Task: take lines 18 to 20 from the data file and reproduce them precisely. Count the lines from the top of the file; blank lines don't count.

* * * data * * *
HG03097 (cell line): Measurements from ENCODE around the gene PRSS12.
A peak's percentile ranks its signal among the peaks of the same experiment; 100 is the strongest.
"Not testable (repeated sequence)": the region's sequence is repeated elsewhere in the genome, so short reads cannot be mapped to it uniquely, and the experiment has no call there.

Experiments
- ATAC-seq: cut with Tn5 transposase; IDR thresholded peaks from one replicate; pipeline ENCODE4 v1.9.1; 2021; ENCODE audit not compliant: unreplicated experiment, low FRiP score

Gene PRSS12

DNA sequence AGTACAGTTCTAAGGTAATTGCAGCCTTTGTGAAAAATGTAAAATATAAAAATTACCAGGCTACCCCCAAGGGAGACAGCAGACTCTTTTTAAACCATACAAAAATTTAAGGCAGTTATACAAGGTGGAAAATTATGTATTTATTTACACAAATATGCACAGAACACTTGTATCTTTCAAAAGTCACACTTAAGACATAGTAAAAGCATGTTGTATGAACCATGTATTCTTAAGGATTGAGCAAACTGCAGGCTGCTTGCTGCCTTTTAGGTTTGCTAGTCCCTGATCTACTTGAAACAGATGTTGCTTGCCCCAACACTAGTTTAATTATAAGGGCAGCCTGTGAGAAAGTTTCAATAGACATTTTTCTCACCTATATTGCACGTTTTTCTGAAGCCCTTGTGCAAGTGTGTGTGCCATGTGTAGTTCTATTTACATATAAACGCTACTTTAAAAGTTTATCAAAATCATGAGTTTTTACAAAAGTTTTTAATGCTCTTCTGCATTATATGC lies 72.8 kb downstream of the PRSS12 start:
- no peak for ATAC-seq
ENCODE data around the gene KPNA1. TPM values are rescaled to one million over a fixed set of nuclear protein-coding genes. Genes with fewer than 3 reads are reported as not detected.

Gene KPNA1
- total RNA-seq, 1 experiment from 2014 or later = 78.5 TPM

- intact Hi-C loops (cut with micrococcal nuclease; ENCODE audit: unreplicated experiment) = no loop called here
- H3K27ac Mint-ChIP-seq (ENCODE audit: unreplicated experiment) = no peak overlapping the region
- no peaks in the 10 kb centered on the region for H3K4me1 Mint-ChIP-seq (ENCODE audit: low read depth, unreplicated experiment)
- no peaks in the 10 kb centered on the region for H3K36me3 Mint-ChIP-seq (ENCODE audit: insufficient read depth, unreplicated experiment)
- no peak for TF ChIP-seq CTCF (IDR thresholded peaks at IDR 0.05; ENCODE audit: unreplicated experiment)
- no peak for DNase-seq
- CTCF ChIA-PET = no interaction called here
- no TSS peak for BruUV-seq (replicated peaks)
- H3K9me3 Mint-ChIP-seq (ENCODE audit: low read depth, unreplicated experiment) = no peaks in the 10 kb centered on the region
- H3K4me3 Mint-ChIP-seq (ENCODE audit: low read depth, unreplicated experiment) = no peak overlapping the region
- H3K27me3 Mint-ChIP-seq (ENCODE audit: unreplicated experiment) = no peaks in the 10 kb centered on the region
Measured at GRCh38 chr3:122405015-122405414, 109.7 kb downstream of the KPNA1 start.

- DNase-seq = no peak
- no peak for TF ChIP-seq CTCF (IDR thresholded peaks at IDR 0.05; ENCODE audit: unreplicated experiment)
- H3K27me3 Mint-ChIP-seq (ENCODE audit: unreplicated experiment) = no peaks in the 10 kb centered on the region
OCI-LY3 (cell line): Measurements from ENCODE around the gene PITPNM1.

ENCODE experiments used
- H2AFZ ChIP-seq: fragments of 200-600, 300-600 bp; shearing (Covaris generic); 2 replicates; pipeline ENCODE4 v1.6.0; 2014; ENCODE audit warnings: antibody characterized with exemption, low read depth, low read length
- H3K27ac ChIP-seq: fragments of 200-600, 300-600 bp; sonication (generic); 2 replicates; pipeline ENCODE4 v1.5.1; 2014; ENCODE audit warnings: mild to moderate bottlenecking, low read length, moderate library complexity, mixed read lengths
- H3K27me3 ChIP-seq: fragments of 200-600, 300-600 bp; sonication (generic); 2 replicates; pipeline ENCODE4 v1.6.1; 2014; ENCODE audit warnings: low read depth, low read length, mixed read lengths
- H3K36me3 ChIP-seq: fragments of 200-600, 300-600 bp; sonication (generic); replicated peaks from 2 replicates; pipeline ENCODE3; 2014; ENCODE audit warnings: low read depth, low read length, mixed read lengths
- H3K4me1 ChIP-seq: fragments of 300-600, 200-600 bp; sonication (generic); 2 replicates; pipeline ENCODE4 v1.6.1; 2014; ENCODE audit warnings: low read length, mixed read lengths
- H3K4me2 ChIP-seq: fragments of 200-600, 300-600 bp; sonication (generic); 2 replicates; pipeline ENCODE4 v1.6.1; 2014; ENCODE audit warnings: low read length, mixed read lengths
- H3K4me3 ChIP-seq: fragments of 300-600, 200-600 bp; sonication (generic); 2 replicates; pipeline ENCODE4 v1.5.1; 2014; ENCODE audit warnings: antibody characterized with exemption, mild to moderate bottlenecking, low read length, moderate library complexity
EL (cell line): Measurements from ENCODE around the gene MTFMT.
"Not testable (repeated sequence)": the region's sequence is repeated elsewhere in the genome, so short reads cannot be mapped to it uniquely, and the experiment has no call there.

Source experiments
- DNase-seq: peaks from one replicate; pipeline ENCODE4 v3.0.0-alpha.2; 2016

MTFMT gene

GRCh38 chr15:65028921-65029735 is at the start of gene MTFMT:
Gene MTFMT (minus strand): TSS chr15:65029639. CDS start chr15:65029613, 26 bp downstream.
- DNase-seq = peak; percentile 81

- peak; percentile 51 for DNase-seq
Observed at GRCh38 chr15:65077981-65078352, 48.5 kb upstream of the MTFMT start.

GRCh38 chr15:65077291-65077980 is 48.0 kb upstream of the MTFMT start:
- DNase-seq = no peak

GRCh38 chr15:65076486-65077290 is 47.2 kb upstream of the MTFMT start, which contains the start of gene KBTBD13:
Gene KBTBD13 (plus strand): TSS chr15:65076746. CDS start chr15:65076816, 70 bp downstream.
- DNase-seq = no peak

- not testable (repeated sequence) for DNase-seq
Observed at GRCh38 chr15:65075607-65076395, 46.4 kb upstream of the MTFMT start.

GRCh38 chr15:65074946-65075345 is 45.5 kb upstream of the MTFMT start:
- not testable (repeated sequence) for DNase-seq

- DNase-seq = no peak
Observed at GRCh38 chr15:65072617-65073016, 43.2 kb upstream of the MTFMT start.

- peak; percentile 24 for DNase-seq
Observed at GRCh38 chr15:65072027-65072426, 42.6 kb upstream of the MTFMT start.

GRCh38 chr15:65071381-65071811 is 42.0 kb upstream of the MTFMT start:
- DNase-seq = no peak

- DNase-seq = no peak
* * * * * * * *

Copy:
- CTCF ChIA-PET = no interaction called here
- no TSS peak for BruUV-seq (replicated peaks)
- H3K9me3 Mint-ChIP-seq (ENCODE audit: low read depth, unreplicated experiment) = no peaks in the 10 kb centered on the region